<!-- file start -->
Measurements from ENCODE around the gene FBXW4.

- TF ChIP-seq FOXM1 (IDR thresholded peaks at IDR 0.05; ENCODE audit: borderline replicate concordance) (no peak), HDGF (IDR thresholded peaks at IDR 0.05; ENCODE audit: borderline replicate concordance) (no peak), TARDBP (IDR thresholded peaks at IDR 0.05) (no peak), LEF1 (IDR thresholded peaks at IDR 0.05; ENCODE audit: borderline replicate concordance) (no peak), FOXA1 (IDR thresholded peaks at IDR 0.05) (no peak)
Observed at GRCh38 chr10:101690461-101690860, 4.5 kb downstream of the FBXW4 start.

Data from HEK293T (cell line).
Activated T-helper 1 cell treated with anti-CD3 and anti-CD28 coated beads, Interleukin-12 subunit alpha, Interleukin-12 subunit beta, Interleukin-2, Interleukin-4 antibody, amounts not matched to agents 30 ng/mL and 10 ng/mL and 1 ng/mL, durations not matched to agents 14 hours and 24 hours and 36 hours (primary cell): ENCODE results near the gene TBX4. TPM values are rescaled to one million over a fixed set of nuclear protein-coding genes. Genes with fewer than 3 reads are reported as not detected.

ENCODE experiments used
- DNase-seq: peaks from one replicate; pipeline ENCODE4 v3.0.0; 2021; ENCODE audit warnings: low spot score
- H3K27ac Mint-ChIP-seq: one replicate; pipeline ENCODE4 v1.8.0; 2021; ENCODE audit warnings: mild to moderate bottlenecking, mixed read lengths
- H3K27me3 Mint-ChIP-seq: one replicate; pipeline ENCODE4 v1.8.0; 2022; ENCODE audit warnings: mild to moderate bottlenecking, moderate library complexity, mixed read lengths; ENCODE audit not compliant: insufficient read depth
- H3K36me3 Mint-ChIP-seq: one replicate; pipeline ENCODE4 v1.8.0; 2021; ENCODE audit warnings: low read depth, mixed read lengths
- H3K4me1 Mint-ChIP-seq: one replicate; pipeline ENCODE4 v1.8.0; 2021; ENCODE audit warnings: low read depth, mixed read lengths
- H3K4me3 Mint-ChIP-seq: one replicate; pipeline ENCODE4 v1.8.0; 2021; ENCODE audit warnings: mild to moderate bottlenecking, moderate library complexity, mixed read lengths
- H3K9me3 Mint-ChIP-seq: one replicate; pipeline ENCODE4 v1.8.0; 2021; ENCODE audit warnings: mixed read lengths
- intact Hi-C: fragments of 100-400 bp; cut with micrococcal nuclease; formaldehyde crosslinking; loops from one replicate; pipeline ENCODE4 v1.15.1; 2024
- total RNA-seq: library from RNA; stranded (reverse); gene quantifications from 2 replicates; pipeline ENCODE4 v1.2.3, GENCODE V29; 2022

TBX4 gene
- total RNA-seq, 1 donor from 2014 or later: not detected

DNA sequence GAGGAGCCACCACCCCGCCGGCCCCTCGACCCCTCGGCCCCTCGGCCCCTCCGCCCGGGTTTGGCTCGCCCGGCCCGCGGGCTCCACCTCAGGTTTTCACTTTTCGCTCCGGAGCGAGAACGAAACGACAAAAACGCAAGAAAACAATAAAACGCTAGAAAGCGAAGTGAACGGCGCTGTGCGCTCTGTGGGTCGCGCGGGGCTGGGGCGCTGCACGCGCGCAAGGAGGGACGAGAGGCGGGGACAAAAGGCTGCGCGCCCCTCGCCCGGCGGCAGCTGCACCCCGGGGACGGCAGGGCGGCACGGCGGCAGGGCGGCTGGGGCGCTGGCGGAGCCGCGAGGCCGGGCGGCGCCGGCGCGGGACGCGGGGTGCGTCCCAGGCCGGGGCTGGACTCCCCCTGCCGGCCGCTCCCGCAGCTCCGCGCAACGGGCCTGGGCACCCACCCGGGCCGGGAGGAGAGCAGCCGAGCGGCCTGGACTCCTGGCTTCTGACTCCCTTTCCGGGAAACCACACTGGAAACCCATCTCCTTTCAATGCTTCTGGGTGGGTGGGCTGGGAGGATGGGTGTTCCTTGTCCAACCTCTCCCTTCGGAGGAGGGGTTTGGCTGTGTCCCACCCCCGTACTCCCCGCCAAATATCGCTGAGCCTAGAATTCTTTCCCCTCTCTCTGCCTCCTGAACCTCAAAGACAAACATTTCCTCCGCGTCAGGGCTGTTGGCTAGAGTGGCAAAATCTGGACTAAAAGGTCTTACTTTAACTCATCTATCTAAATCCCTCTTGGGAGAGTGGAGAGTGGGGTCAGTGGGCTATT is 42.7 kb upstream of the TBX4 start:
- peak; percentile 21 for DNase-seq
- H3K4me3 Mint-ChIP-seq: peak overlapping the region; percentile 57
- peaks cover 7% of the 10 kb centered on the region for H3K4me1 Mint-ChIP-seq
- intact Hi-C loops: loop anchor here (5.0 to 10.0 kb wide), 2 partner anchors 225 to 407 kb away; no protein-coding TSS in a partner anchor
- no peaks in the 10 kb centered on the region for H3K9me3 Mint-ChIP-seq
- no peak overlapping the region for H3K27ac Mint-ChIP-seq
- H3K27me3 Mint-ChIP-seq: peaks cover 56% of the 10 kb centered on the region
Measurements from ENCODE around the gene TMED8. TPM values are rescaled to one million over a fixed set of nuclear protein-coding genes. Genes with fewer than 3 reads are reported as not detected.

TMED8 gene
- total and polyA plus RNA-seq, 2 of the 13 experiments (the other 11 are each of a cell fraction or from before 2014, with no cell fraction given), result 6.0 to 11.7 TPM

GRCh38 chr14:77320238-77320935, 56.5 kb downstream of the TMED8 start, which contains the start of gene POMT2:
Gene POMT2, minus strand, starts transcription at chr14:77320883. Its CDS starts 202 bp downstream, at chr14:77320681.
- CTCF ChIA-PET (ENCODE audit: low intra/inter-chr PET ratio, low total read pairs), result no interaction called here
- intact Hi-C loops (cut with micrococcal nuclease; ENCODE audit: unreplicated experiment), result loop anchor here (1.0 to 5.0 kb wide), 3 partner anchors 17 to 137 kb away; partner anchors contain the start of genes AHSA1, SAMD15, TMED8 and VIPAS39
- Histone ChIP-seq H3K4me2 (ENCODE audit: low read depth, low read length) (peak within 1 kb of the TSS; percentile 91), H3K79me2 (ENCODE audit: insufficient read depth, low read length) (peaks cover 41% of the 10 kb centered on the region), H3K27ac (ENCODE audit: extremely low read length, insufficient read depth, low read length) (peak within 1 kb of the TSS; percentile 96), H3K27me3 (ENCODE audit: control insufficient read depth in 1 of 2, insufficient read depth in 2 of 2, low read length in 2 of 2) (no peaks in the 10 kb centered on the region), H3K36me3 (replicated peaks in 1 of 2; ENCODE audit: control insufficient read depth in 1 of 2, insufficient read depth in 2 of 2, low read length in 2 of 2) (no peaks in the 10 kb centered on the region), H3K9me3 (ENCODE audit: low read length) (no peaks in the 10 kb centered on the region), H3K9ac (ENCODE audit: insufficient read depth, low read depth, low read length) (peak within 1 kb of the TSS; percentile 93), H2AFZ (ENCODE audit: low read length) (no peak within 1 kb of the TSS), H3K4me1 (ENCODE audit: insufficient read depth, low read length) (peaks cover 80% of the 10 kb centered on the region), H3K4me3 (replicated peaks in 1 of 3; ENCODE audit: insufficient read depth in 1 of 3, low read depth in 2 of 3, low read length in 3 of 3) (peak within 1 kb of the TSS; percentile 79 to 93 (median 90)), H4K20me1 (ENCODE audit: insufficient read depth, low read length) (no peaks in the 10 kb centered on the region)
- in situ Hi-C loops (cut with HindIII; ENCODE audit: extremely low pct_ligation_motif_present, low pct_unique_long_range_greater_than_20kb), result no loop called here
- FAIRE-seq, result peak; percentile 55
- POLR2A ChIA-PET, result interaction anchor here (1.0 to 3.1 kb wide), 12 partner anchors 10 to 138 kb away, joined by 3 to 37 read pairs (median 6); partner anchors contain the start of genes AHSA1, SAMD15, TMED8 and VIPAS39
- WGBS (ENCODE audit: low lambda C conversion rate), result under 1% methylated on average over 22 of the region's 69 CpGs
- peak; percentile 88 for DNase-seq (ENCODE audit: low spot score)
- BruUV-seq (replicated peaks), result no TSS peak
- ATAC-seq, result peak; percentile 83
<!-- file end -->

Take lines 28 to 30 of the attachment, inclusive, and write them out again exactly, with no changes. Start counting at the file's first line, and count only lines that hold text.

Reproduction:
- total and polyA plus RNA-seq, 2 of the 13 experiments (the other 11 are each of a cell fraction or from before 2014, with no cell fraction given), result 6.0 to 11.7 TPM

GRCh38 chr14:77320238-77320935, 56.5 kb downstream of the TMED8 start, which contains the start of gene POMT2:
Gene POMT2, minus strand, starts transcription at chr14:77320883. Its CDS starts 202 bp downstream, at chr14:77320681.